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  Bacterial Corky Root Rot (CR)
Prepared by R. Michelmore, B. Martineau, O. Ochoa, et al.
Corky root
  Pathogen Responsible
Rhizorhapis suberifaciens
  Description and Sympotoms
Corky root rot was an important disease of lettuce in California and also occurs in Australia, Canada and many countries in Europe. The Gram-negative bacterium that causes corky root, Rhizorhapis suberifaciens (previously known as Rhizomonas suberifaciens; van Bruggen et al., 1988 & 2014), is present in most of the coastal lettuce-growing areas of California. It is a soil-borne pathogen that can affect all lettuce types. Corky root is typically more severe in soils with high nitrate levels and warmer temperatures as well as in fields in which lettuce is grown without rotation with other crops. It was a major problem but is currently of less importance due the use of resistant cultivars and drip irrigation.

Early symptoms of the disease include yellow bands on tap and lateral roots that gradually expand and become green-brown; cracks and pits then develop on the root surface. Subsequently, the entire taproot may turn brown, become severely cracked and non-functional and the lateral root system will be small and damaged. Severely diseased plants wilt in warm temperatures, are stunted, and exhibit generally poor and uneven growth.
  Current Management
The use of resistant cultivars is the optimal method for long-term control and lettuce cultivars resistant to corky root are now available. Avoiding over-fertilizing with nitrogen and rotating lettuce with other crops helps reduce CR in susceptible genotypes. CR disease severity may be reduced by using drip irrigation and high, well-drained beds. Additional fertilizer and water may be required to bring an infected crop to maturity.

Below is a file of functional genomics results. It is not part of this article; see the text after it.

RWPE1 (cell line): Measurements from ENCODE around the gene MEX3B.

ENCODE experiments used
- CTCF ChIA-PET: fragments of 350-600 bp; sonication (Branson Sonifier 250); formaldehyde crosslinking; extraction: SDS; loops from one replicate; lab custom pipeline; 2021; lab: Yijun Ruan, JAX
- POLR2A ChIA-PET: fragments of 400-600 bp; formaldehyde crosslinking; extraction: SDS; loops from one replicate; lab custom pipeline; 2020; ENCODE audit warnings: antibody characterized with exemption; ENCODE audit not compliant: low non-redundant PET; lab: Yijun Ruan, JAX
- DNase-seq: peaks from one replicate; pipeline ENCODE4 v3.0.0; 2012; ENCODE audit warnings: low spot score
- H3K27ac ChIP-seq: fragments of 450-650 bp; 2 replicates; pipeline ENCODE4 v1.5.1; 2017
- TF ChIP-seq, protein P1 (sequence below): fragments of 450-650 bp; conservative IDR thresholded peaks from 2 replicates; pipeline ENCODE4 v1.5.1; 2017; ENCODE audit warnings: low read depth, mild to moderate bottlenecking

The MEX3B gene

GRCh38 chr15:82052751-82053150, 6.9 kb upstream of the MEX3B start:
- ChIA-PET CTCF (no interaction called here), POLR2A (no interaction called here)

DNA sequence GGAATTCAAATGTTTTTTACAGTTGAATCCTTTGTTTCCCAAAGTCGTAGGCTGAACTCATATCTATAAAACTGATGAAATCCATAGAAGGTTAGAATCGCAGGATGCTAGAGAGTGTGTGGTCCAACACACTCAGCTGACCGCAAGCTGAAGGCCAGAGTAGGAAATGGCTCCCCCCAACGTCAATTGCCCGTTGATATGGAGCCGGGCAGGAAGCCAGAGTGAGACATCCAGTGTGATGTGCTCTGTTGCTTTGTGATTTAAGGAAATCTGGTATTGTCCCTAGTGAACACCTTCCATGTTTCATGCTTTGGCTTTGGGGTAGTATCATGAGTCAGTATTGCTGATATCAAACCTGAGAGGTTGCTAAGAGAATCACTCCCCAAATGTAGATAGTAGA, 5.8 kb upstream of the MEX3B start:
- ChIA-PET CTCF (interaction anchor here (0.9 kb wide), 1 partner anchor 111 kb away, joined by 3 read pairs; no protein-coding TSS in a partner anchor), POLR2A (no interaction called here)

Genetics of Resistance
Resistance to CR was originally identified in a landrace L. sativa accession PI171669 from Turkey (Dickson, 1963; Sequeira, 1970). This resistance was transferred into several East Coast cultivars including Montello and Green Lake (Sequeira, 1978), South Bay and Tall Guzmaine (Guzman, 1984 & 1986) and subsequently transferred into West Coast cultivars such as Misty Day and Glacier (Ryder and Waycott, 1994).

Figure 1. Resistance to corky root observed in cv. Montello due to the presence of the cor gene.

High levels of resistance to CR are conferred by a single recessive gene designated cor (Brown and Michelmore, 1988). Although additional genes may determine resistance to corky root, genetic analysis and allelism tests have yet to reveal additional loci for CR resistance (Brown and Michelmore, 1988; Mou et al., 2007). Because resistance conferred by the cor gene is recessive and phenotypic evaluation of CR resistance is difficult under greenhouse or growth chamber conditions (Brown and Michelmore, 1988; Michelmore, 2001; M. Govindarajulu, unpublished), CR resistance is an excellent opportunity for breeding using marker-assisted selection.
  Genetic Marker Development
We have identified and developed several co-dominant, PCR-based molecular flanking the cor gene (Moreno-Vazquez et al., 2003). These markers are distributed either side of cor on chromosome 3 (see Figure 1). These can be analyzed without the use of restriction enzymes and are easy and inexpensive to score. At least one of these markers, SCO07, has been used to facilitate introgression of cor into a broad spectrum of lettuce cultivars.